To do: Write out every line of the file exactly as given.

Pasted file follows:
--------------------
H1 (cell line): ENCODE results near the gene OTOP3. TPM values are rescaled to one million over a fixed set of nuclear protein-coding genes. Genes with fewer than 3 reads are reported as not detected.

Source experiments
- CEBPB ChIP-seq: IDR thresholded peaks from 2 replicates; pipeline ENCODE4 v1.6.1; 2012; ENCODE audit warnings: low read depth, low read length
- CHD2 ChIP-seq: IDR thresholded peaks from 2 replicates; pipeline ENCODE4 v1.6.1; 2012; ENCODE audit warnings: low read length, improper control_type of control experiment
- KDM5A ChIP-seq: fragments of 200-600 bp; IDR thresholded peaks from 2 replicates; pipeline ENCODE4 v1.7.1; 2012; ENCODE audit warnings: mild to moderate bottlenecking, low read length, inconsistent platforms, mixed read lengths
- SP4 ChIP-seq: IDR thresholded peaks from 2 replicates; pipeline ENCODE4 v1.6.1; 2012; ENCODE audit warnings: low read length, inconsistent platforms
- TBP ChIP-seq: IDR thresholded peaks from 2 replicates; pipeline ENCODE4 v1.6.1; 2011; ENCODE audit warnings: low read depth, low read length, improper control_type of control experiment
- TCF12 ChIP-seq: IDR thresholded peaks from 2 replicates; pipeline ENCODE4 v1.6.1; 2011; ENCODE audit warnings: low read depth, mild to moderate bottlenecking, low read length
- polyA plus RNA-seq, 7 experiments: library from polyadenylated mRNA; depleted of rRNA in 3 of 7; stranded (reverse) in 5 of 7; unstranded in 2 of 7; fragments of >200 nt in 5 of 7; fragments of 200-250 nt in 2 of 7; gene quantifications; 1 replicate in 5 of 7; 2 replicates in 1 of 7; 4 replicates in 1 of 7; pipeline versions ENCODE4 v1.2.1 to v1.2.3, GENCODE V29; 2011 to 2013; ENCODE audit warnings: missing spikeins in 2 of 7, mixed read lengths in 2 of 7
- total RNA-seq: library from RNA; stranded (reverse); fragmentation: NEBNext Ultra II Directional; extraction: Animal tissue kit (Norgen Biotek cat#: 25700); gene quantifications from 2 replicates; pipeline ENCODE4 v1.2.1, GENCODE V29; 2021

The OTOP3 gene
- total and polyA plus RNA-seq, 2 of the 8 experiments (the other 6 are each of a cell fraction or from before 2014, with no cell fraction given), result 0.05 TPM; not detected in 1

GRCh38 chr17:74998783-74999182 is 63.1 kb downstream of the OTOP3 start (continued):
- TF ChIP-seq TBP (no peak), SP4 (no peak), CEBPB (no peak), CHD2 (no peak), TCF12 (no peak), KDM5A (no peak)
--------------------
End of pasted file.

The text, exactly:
H1 (cell line): ENCODE results near the gene OTOP3. TPM values are rescaled to one million over a fixed set of nuclear protein-coding genes. Genes with fewer than 3 reads are reported as not detected.

Source experiments
- CEBPB ChIP-seq: IDR thresholded peaks from 2 replicates; pipeline ENCODE4 v1.6.1; 2012; ENCODE audit warnings: low read depth, low read length
- CHD2 ChIP-seq: IDR thresholded peaks from 2 replicates; pipeline ENCODE4 v1.6.1; 2012; ENCODE audit warnings: low read length, improper control_type of control experiment
- KDM5A ChIP-seq: fragments of 200-600 bp; IDR thresholded peaks from 2 replicates; pipeline ENCODE4 v1.7.1; 2012; ENCODE audit warnings: mild to moderate bottlenecking, low read length, inconsistent platforms, mixed read lengths
- SP4 ChIP-seq: IDR thresholded peaks from 2 replicates; pipeline ENCODE4 v1.6.1; 2012; ENCODE audit warnings: low read length, inconsistent platforms
- TBP ChIP-seq: IDR thresholded peaks from 2 replicates; pipeline ENCODE4 v1.6.1; 2011; ENCODE audit warnings: low read depth, low read length, improper control_type of control experiment
- TCF12 ChIP-seq: IDR thresholded peaks from 2 replicates; pipeline ENCODE4 v1.6.1; 2011; ENCODE audit warnings: low read depth, mild to moderate bottlenecking, low read length
- polyA plus RNA-seq, 7 experiments: library from polyadenylated mRNA; depleted of rRNA in 3 of 7; stranded (reverse) in 5 of 7; unstranded in 2 of 7; fragments of >200 nt in 5 of 7; fragments of 200-250 nt in 2 of 7; gene quantifications; 1 replicate in 5 of 7; 2 replicates in 1 of 7; 4 replicates in 1 of 7; pipeline versions ENCODE4 v1.2.1 to v1.2.3, GENCODE V29; 2011 to 2013; ENCODE audit warnings: missing spikeins in 2 of 7, mixed read lengths in 2 of 7
- total RNA-seq: library from RNA; stranded (reverse); fragmentation: NEBNext Ultra II Directional; extraction: Animal tissue kit (Norgen Biotek cat#: 25700); gene quantifications from 2 replicates; pipeline ENCODE4 v1.2.1, GENCODE V29; 2021

The OTOP3 gene
- total and polyA plus RNA-seq, 2 of the 8 experiments (the other 6 are each of a cell fraction or from before 2014, with no cell fraction given), result 0.05 TPM; not detected in 1

GRCh38 chr17:74998783-74999182 is 63.1 kb downstream of the OTOP3 start (continued):
- TF ChIP-seq TBP (no peak), SP4 (no peak), CEBPB (no peak), CHD2 (no peak), TCF12 (no peak), KDM5A (no peak)